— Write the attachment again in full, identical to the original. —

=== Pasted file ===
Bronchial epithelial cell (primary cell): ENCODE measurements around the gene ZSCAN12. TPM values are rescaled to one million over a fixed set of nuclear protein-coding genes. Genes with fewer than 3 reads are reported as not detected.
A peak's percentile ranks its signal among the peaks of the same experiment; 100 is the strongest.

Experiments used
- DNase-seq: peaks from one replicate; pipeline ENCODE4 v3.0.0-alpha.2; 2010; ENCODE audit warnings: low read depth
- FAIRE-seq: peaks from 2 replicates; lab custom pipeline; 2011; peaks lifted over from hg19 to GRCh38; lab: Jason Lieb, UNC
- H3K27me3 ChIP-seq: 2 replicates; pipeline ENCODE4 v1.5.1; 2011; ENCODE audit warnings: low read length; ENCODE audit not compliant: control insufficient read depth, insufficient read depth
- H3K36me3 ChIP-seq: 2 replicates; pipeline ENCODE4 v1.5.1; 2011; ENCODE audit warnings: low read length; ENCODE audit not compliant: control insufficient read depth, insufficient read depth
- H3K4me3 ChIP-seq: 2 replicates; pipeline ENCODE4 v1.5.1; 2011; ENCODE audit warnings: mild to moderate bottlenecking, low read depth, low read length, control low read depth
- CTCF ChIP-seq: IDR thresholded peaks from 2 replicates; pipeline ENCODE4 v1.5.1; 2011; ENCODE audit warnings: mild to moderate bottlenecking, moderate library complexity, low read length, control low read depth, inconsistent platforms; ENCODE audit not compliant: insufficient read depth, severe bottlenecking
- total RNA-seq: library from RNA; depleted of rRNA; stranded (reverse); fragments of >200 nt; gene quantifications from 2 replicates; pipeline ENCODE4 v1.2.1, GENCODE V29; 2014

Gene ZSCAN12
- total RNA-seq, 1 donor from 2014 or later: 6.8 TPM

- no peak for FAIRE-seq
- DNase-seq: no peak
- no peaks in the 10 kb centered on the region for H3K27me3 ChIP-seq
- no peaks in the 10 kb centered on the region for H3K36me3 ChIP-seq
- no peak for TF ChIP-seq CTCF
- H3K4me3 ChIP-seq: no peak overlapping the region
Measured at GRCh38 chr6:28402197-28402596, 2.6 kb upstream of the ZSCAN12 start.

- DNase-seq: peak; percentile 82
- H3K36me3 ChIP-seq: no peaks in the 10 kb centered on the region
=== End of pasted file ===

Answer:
Bronchial epithelial cell (primary cell): ENCODE measurements around the gene ZSCAN12. TPM values are rescaled to one million over a fixed set of nuclear protein-coding genes. Genes with fewer than 3 reads are reported as not detected.
A peak's percentile ranks its signal among the peaks of the same experiment; 100 is the strongest.

Experiments used
- DNase-seq: peaks from one replicate; pipeline ENCODE4 v3.0.0-alpha.2; 2010; ENCODE audit warnings: low read depth
- FAIRE-seq: peaks from 2 replicates; lab custom pipeline; 2011; peaks lifted over from hg19 to GRCh38; lab: Jason Lieb, UNC
- H3K27me3 ChIP-seq: 2 replicates; pipeline ENCODE4 v1.5.1; 2011; ENCODE audit warnings: low read length; ENCODE audit not compliant: control insufficient read depth, insufficient read depth
- H3K36me3 ChIP-seq: 2 replicates; pipeline ENCODE4 v1.5.1; 2011; ENCODE audit warnings: low read length; ENCODE audit not compliant: control insufficient read depth, insufficient read depth
- H3K4me3 ChIP-seq: 2 replicates; pipeline ENCODE4 v1.5.1; 2011; ENCODE audit warnings: mild to moderate bottlenecking, low read depth, low read length, control low read depth
- CTCF ChIP-seq: IDR thresholded peaks from 2 replicates; pipeline ENCODE4 v1.5.1; 2011; ENCODE audit warnings: mild to moderate bottlenecking, moderate library complexity, low read length, control low read depth, inconsistent platforms; ENCODE audit not compliant: insufficient read depth, severe bottlenecking
- total RNA-seq: library from RNA; depleted of rRNA; stranded (reverse); fragments of >200 nt; gene quantifications from 2 replicates; pipeline ENCODE4 v1.2.1, GENCODE V29; 2014

Gene ZSCAN12
- total RNA-seq, 1 donor from 2014 or later: 6.8 TPM

- no peak for FAIRE-seq
- DNase-seq: no peak
- no peaks in the 10 kb centered on the region for H3K27me3 ChIP-seq
- no peaks in the 10 kb centered on the region for H3K36me3 ChIP-seq
- no peak for TF ChIP-seq CTCF
- H3K4me3 ChIP-seq: no peak overlapping the region
Measured at GRCh38 chr6:28402197-28402596, 2.6 kb upstream of the ZSCAN12 start.

- DNase-seq: peak; percentile 82
- H3K36me3 ChIP-seq: no peaks in the 10 kb centered on the region